Globe-Warming Methane Emissions May Be Canceling Gains on Carbon Dioxide

By Meador, Ron | MinnPost.com, December 14, 2016 | Go to article overview

Globe-Warming Methane Emissions May Be Canceling Gains on Carbon Dioxide


Meador, Ron, MinnPost.com


Atmospheric levels of methane, long considered the second most threatening of the globe-warming greenhouse gases, have been surging for almost a decade -- and at a rate that accelerated steeply in 2014 and 2015.

This is the conclusion of two new papers published Monday, and a presentation Tuesday to the American Geophysical Union's meeting in San Francisco, in which researchers conclude that that the methane acceleration may be canceling out the benefits of carbon dioxide's recent slowdown.

Also, that the current emission rates lie far outside the assumptions of all models and forecasts about the pace of global warming and its climate impacts.

A lead author of both papers is Rob Jackson, an earth scientist from Stanford University, who has become known in recent years for his work on many facets of the methane problem. He takes a more complex view than some of the contributions from oil and natural gas production, while raising alarms about leaks from municipal supply lines, and stressing that methane routinely receives too little attention compared to CO2. As Stanford's announcement of the papers points out,

Methane's warming potential is about 28 times greater [than CO2] on a 100-year horizon, and its lifespan in the atmosphere is much shorter. In other words, it can do major damage, but getting it under control could tip the climate change equation relatively rapidly.

"Methane presents the best opportunity to slow climate change quickly," said Jackson. "Carbon dioxide has a longer reach, but methane strikes faster."

But methane also presents more complex control problems than CO2 for multiple reasons, these two in particular:

* While science has a good understanding of atmospheric carbon's sources, especially emissions from the burning of coal, oil and natural gas, methane emissions come from a range of manmade and natural sources that complicate attribution -- not to mention control strategies. Same for methane "sinks" that remove it from the atmosphere.

* Measurement, too, remains a little rough, which adds additional layers of approximation to most efforts to attribute emissions and design controls.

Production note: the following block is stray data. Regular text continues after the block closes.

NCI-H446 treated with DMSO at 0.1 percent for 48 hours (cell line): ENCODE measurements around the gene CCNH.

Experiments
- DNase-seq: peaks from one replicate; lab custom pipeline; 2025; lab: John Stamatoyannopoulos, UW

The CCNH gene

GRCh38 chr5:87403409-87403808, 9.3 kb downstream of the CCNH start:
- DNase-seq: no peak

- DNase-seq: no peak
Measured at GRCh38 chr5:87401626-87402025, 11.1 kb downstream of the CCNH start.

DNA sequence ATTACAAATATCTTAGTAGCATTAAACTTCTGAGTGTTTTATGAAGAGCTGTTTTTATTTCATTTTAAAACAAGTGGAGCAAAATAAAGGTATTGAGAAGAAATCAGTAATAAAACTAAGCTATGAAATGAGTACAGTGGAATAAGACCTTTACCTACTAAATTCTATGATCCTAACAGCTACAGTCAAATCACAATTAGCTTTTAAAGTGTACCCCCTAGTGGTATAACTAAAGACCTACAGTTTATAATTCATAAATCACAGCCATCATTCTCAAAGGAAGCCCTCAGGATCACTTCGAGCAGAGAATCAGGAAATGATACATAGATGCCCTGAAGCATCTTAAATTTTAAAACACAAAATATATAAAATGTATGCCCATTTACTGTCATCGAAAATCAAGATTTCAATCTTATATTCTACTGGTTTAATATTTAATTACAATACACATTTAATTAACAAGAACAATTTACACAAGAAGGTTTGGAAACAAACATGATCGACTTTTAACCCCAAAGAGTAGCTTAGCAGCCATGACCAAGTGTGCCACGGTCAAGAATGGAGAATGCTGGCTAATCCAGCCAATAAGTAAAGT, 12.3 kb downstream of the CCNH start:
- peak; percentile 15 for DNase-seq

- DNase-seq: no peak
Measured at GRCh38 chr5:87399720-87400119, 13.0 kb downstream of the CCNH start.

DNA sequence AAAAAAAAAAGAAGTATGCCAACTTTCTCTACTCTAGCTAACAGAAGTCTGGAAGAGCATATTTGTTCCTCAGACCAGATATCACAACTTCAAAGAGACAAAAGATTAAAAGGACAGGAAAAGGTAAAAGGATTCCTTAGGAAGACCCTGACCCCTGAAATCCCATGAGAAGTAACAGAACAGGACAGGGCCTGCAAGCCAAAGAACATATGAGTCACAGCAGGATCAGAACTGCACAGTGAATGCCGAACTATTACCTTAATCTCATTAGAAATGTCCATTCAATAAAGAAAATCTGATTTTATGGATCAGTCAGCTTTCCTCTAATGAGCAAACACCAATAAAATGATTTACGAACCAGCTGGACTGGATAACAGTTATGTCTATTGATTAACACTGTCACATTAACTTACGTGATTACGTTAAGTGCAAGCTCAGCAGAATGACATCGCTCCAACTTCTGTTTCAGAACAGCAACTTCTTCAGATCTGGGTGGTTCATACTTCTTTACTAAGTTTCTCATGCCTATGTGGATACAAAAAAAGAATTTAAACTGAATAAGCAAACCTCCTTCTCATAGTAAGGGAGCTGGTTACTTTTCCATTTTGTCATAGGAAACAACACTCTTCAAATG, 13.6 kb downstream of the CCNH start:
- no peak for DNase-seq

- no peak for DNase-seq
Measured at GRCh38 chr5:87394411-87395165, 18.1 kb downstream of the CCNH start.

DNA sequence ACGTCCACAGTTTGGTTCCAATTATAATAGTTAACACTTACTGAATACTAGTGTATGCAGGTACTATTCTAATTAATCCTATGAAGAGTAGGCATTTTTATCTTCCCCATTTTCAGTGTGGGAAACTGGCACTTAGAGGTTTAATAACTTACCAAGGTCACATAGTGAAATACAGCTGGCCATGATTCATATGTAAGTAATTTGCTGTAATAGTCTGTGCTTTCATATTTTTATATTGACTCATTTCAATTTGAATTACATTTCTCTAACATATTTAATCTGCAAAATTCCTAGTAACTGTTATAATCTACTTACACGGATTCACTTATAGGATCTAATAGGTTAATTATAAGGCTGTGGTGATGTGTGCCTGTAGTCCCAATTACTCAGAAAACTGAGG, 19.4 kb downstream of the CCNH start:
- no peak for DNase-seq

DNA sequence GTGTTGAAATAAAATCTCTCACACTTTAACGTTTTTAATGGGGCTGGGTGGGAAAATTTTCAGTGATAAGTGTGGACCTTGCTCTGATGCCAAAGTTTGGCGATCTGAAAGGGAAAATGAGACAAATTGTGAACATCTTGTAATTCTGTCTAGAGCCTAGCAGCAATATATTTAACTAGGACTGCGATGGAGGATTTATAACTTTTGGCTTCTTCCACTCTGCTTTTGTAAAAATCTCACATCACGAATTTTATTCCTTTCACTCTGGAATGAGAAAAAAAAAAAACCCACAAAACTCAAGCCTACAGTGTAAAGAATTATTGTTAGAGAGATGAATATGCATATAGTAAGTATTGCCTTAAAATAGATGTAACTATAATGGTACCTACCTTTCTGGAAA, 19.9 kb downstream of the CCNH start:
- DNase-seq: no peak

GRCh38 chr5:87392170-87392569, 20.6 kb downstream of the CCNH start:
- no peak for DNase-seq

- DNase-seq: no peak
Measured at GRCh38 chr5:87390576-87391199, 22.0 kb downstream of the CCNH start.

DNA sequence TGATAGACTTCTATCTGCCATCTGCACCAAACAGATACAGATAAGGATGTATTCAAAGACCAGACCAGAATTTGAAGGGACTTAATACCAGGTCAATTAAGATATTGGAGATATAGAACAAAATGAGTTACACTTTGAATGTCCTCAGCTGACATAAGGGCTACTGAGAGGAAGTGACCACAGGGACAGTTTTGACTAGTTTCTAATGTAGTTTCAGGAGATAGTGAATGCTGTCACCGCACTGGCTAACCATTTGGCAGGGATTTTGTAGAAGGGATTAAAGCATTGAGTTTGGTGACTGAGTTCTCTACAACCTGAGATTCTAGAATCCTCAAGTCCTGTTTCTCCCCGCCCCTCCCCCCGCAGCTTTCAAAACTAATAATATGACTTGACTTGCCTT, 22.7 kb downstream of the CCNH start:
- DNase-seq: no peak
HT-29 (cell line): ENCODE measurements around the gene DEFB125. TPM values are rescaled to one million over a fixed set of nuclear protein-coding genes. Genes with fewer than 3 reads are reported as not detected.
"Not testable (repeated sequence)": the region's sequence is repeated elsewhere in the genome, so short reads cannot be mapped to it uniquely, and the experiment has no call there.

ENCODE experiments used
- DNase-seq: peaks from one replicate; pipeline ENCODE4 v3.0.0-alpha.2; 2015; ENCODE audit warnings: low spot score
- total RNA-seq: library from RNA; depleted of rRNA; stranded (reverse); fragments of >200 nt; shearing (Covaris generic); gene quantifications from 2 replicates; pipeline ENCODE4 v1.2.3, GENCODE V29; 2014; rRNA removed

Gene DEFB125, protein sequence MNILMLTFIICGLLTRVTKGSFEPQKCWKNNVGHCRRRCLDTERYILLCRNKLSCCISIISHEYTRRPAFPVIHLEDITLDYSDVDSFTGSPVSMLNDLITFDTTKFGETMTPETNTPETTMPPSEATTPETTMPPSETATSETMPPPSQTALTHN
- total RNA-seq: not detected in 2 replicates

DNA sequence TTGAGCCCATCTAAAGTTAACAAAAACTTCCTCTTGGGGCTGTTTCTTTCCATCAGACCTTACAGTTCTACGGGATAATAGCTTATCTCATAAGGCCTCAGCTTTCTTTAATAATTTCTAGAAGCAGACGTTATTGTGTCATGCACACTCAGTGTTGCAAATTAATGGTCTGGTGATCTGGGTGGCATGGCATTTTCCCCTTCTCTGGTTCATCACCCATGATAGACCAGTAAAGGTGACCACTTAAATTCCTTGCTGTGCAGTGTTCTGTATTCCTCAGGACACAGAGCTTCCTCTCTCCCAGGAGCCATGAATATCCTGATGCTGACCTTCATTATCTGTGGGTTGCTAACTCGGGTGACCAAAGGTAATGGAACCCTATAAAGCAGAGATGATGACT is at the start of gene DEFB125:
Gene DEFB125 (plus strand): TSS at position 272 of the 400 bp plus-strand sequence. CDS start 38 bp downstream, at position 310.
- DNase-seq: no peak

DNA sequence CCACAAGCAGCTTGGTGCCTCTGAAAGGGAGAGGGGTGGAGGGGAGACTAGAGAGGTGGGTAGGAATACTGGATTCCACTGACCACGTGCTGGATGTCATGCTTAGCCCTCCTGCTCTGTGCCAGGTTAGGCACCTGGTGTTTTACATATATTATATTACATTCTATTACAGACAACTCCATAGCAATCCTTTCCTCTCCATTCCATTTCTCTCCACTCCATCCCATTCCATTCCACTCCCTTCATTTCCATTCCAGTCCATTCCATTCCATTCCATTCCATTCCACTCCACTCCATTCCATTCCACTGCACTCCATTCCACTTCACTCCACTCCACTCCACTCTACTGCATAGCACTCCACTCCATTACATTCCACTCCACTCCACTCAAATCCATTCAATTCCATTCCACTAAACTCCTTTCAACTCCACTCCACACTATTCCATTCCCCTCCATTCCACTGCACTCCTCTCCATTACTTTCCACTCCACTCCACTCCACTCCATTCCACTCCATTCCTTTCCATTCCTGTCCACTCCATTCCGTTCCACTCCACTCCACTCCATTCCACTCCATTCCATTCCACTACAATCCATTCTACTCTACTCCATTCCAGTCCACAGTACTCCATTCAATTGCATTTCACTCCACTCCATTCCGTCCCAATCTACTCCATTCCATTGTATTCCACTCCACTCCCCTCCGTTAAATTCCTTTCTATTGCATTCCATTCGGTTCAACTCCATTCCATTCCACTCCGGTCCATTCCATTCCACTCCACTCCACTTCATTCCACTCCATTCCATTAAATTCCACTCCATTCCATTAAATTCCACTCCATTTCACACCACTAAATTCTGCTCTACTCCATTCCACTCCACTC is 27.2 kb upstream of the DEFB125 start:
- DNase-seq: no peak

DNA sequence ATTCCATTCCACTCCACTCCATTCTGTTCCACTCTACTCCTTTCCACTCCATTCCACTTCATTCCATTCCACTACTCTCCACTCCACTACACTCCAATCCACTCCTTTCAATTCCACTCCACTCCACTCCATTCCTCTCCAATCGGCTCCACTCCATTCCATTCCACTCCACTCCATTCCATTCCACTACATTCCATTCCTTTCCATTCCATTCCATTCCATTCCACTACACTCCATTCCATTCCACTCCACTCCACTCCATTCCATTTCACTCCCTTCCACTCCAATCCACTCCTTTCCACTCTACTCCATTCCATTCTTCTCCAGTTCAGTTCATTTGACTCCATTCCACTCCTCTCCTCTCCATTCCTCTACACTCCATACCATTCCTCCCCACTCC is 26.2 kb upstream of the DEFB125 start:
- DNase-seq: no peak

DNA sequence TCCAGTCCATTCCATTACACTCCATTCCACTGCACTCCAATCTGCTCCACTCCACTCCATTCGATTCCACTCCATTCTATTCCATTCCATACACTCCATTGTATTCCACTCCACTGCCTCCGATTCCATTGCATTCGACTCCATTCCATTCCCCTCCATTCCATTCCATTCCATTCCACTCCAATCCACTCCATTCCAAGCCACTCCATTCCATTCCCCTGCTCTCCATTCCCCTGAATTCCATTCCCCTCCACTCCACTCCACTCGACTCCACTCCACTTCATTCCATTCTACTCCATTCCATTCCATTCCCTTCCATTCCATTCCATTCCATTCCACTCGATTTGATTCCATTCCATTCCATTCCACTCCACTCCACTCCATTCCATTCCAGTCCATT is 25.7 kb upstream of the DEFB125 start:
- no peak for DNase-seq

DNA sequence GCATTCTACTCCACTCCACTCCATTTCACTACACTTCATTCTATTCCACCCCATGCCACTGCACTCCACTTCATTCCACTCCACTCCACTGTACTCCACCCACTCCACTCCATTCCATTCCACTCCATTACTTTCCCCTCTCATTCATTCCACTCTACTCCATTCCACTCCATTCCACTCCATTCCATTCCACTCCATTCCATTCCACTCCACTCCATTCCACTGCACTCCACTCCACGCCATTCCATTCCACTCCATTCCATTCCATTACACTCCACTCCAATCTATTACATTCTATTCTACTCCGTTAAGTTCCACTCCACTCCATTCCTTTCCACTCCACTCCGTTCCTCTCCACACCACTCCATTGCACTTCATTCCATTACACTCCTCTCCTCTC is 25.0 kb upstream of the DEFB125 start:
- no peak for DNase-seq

Jackson and the papers' main author, Marielle Saunois of France's Laboratoire des Sciences du Climate et de l'Environnement, are leading voices in the circle of scientists concerned with methane. They are also leaders of the Global Methane Budget project, which every two years publishes an updated report on methane levels in the atmosphere.

This year's findings were was published in the open-access journal Earth System Science Data, and a separate discussion of the findings and their implications was published simultaneously as an editorial in Environmental Research Letters.

A tenfold rise in emissions rate

Before the rise of industrialization, atmospheric levels of methane are thought to have been in the neighborhood of 700 parts per billion. The new papers put the current level at 1,840 ppb, but the size of that increase is not as significant as the recent growth trend.

From 2000 to 2006, methane levels didn't change much, increasing about one-half part per billion per year. But that rate grew tenfold in the next nine years, averaging 6.9 ppb from 2007 to 2015, and reaching 12.5 ppb in 2014 before subsiding a bit to 9.9 ppb the following year.

Jackson and Saunois feel that about 60 percent of total emissions worldwide can be classed as anthropogenic, with agriculture contributing about one-third of that; major sectors are beef and rice production because of breakdown processes in the cattle gut and the paddies' muck. Energy production and mining are thought to produce another third, and the rest comes from sources that include landfills and the burning of both fossil and biofuels.

But there are also many natural sources where human influence is essentially absent, like seabed seeps and decomposition in wetlands, or less direct, like permafrost melt. …

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